Advanced Encryption Standard With Randomized Round Keys for Communication Security in IoT Networks

Advanced Encryption Standard With Randomized Round Keys for Communication Security in IoT Networks

Ishpal Singh Gill (Namibia University of Science and Technology, Namibia) and Dharm Singh Jat (Namibia University of Science and Technology, Namibia)
Copyright: © 2019 |Pages: 9
DOI: 10.4018/978-1-5225-9246-4.ch017

Abstract

Internet of things (IoT) is a rapidly emerging architecture connecting smart devices all across the world in various fields like smart homes, smart cities, health sector, security, etc. Security is a very important aspect of IoT. As more and more devices are connecting to the Internet, it becomes a lucrative target for hackers. The communication between the various devices, nodes, and between nodes and the cloud, needs to be secured. A combination of public and private key cryptography systems is used to secure the IoT networks. The Advanced Encryption Standard (AES) is used for encrypting the data in transit. However, the AES is known to be prone to brute force attacks, side channel attacks, and other forms of cryptanalysis. This chapter proposes a more secure AES algorithm with randomised round keys, which provides better security with negligible overheads, and is ideal for use in IoT networks.
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Literature Review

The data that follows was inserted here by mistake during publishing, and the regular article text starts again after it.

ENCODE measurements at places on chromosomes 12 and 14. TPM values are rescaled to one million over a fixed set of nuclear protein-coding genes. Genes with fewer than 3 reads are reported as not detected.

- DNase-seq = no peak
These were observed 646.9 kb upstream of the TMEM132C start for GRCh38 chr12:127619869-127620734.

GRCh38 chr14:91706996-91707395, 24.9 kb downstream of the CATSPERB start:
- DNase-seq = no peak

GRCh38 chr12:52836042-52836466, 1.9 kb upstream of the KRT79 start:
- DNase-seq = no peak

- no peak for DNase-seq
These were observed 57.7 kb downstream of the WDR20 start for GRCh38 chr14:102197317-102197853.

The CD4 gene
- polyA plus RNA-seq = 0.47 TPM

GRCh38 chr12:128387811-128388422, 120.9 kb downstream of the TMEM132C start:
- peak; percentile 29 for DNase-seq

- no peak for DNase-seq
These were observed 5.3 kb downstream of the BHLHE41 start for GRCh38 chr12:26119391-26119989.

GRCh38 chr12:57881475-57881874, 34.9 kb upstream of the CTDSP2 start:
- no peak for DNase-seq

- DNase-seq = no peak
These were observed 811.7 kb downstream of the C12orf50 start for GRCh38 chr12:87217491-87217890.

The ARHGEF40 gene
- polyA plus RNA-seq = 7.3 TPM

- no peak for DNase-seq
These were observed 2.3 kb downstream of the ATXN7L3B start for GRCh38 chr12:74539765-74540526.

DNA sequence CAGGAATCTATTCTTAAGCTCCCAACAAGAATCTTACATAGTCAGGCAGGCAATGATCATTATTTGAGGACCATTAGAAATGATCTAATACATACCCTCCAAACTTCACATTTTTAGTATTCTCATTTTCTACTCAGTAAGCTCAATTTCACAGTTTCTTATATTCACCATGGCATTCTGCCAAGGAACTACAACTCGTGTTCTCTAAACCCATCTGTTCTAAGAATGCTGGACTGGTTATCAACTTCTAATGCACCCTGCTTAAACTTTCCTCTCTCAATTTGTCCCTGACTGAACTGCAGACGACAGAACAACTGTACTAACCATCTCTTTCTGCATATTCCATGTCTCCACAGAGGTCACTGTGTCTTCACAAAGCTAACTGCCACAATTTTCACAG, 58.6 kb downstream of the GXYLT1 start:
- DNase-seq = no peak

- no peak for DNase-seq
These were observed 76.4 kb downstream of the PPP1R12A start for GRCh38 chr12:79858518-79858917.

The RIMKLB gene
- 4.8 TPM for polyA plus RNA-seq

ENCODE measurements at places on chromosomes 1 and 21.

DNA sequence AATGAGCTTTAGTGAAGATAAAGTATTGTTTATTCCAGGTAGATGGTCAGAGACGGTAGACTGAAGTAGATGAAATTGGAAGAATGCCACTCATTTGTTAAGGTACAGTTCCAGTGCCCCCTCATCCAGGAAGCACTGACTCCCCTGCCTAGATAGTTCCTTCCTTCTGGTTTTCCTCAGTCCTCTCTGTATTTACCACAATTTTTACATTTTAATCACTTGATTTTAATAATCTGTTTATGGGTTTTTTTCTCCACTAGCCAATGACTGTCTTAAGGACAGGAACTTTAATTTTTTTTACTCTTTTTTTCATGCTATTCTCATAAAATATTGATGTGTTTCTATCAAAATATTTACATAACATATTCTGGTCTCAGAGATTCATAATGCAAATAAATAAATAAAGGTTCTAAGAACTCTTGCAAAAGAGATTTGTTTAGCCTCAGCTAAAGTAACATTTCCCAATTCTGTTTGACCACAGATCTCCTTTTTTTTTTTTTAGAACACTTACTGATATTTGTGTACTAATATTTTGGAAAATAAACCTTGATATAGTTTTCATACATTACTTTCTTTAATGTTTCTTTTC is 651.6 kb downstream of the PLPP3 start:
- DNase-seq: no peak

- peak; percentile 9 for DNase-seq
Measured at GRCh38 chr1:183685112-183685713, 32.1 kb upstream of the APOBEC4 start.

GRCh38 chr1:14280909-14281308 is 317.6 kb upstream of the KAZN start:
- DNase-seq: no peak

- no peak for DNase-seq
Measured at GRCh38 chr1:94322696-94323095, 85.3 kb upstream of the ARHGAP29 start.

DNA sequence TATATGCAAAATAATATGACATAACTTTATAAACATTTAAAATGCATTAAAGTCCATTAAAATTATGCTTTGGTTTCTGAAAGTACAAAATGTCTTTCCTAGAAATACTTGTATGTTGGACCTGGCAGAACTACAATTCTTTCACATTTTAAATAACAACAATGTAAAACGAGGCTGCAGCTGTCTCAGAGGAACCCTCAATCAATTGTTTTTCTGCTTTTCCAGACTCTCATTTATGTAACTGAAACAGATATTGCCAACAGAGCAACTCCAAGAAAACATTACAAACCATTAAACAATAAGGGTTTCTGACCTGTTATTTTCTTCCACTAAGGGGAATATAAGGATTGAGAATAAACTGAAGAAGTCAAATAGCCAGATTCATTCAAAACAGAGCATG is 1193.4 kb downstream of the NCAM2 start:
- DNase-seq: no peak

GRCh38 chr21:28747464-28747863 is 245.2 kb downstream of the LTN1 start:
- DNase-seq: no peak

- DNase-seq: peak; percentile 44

Advanced Encryption Standard

The Advanced Encryption Standard (AES) is a symmetric cipher which works on 128 bit block data with three key size variants of 128, 192 and 256 bits. The encryption consists of repeated iterations of four operations performed on the data over 10, 12 and 14 rounds for the 128, 192 and 256 bit key variants respectively. The four operations are Sub Bytes, Shift Rows, Mix Columns and Add Round Key. For the 128 bit key version, the single 128 bit key is broken down into 11 keys of 128 bits. One key is used in the initially to XOR with the text/data and thereafter the balance 10 keys are used for each of the 10 rounds. The last round has three operations without the Mix Columns operation. The decryption is the exact reverse of the encryption process (FIPS Publication 197, 2001;Daemen & Rijmen, 1999, 2013). The AES algorithm is the strongest known symmetric algorithm. The only known attacks against AES are the brute force attack, wherein the attacker obtains the key by trying out all possible bit combinations of the key length and the side channel attacks which makes use of the incorrect or flawed implementation of the algoithm.

The high level algorithm for AES encryption is given below:-

AES_Round (Data, RoundKey[j])
{
SubBytes (Data);
ShiftRows (Data);
MixColns (Data);
AddRoundKey (Data, RoundKey[j]);
}
AES_RoundLast (Data, RoundKey[NumofRounds])
{
SubBytes (Data);
ShiftRows (Data);
AddRoundKey (Data, RoundKey[Numof Rounds]);
}

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